I was just having this conversation on Twitter about food and ethical food and blah blah and was reminded about something that was a HUGE part of my life as a kid that I rarely think about now because it is such a product of a bygone era. Food co-ops.
I mean, there still ARE food co-ops, I think my mom still belongs to one, but the way they are run has certainly changed as communication technology has improved, and now grocery stores have a lot of healthy food so I've never felt the need to belong to one. But when I was a wee little thing, my mom ran an organic food co-op so we could get healthy food (produce and dry goods). She used to get a list of what was available each month and how much it cost (this was probably on the phone, I guess) and because this was before the internet, of course, she would have to call every person in the co-op and read them the list and figure out how much everyone wanted to try to fill a case. Sometimes it might be like, there are 12 packs of strawberries in a case and people only want 6 packs of strawberries but my mom really wanted them so we would have a TON of strawberries. Or whatever it was. Other times maybe we just couldn't get the strawberries. After she figured it all out, she'd call back and place the order.
I remember when she got a fax machine to make some of this easier, at least she could get the list via fax and send it back, and some of the other co-op members may have had fax machine access so she wouldn't have to spend ages with THEM on the phone anyway.
Then we would have to get the food off the truck. It was a big semi that sometimes we had to meet in a parking lot early on, and then later it would come to our driveway. (We lived on dirt roads so I assume it had something to do with road accessibility...many of the roads were later paved.) The schedules might change, sometimes we had trucks coming before sunup and other times in the evening. But when it came, the garage would be FULL of produce boxes that had to be distributed. All these other women would come and be weighing and counting and dividing produce for hours while we kids ran around and played. I recall the excitement of my friends coming over on a cold winter night, running around in the woods and blowing puffs of visible breath (a rare thing in Florida) while the food was divided. Sometimes things we were excited for didn't come. You might have to wait another month, or maybe you'd just never get to have them. But it was a big social event, of a rather charmingly old-fashioned "women joining and working for the good of the community" nature.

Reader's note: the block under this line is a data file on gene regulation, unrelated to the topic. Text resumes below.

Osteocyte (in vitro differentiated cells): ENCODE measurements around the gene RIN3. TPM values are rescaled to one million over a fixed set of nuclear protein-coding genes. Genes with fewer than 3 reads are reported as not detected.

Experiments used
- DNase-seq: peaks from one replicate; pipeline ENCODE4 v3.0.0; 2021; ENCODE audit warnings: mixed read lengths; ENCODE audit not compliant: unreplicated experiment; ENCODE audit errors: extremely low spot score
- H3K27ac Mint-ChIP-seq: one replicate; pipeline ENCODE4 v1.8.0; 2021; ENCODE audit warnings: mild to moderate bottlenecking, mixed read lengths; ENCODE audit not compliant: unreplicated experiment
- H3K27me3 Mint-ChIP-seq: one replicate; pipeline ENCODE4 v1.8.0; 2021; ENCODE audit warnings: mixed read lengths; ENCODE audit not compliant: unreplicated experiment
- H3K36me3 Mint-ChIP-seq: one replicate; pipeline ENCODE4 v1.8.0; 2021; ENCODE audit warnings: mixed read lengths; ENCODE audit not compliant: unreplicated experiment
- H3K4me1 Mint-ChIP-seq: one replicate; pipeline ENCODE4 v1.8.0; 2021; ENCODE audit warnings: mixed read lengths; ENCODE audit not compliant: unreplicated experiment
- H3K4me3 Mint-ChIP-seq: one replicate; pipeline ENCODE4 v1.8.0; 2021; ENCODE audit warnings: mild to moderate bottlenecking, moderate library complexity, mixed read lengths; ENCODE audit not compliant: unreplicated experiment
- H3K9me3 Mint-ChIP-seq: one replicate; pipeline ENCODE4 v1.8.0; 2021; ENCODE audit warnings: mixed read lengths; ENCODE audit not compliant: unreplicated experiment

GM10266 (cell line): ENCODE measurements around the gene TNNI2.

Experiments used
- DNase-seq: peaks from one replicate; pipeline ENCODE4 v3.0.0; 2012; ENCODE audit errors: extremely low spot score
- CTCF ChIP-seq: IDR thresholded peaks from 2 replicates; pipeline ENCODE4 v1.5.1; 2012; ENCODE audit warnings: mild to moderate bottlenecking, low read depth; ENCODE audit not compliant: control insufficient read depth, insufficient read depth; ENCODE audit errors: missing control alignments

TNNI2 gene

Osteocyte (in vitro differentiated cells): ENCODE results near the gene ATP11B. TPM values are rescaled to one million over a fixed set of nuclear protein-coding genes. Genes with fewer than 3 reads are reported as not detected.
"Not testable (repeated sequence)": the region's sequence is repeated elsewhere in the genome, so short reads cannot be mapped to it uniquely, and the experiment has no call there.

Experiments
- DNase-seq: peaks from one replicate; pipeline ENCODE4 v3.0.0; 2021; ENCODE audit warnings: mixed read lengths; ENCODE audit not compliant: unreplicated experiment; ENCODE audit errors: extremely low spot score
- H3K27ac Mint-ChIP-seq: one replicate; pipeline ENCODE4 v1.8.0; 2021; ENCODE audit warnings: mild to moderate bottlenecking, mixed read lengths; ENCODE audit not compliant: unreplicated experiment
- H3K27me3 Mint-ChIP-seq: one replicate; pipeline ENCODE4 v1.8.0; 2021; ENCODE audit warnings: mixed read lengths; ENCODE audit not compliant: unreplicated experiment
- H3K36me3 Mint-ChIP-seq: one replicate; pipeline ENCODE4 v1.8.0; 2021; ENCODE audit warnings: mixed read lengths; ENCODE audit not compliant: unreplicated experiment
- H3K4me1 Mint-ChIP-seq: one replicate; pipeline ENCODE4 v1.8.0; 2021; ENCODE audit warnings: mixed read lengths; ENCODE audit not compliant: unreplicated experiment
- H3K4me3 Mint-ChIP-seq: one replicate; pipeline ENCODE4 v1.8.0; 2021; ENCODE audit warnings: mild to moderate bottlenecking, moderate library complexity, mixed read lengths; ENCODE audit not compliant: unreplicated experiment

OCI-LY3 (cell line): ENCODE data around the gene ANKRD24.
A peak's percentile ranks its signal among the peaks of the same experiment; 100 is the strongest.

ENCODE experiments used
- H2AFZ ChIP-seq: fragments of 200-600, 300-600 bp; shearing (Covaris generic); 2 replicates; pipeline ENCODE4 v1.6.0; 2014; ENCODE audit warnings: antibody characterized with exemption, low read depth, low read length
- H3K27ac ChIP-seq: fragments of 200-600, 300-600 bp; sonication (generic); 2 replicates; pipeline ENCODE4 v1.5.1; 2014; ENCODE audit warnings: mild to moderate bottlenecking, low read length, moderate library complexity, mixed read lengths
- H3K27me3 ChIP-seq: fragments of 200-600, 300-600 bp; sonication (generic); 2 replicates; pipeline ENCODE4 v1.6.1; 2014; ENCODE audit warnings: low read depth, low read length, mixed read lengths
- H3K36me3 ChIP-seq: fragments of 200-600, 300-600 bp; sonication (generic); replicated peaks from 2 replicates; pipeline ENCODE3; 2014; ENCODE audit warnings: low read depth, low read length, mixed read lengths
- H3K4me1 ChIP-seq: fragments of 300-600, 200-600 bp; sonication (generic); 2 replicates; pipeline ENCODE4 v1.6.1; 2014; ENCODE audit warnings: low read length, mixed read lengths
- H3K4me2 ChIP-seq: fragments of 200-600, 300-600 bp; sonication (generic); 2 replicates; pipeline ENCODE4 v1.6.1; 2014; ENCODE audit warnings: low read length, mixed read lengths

My memories fail me a bit but at many points we had two co-ops going, one for produce and one for dry goods, and sometimes other women would take over the job of one or the other so we might go to someone else's house. The dry goods one was always exciting because you might get things like natural spritzers or cheese puffs!
Then of course, that was a lot of our food for the month, so we had to make sure we ate the fragile stuff first, and some always got thrown away, but my mom was good at making do with things.
As a kid it was just a part of life; I didn't think about it much. All I knew was, my mom spent days on the phone sometimes, semis backed into our driveway at 6 am, sometimes I helped count out zucchinis or whatever, usually I was just running around with my friends while all this went on, and then I enjoyed the food. The apples that came off those trucks were so good and crisp that I'm sure I was as spoiled for apples as any kid in Washington state. Potatoes, too, the big fall russets with their hearty skins, the rich golden Yellowfin and Yukon Gold and a couple times even nutty purple potatoes which I wasn't to see again for years. Summer berries. Big jugs of apple juice. When I went to second grade, the only year I wasn't homeschooled, I was surprised (as with SO many other things: I was baffled that most 7 year olds didn't know about homeopathic medicine) that other kids didn't get their food from trucks and had never seen blue corn chips in their life.
Sometimes I forget what a hippie kid I was, but I certainly haven't forgotten how good fresh organic apples taste, so it's no wonder I grew up a foodie who gets simultaneously stressed (because so much food is bad for people and/or planet) and excited (because you never know what you might find, like my recent haul of clearance coconut milk ice cream!) by grocery stores...